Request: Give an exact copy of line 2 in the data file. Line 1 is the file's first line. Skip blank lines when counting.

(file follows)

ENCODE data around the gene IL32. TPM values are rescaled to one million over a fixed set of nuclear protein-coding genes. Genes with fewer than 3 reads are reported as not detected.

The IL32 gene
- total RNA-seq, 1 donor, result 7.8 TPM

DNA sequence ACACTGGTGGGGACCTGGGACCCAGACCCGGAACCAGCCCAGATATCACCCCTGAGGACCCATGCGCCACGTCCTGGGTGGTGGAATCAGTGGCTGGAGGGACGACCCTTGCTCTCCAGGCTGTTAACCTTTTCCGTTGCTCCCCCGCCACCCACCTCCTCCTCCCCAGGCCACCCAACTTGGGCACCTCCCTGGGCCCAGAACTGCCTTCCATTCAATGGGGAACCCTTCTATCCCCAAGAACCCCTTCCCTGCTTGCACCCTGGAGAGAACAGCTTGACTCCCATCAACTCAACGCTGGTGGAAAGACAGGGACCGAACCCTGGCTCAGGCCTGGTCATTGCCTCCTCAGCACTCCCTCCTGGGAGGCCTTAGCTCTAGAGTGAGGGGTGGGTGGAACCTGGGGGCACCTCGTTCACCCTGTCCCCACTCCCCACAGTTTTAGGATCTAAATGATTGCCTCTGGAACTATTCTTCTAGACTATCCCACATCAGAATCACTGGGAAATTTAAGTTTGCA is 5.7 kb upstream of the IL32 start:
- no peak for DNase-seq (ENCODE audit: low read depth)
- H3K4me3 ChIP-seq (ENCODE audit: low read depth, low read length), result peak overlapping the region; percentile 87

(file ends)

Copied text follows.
The IL32 gene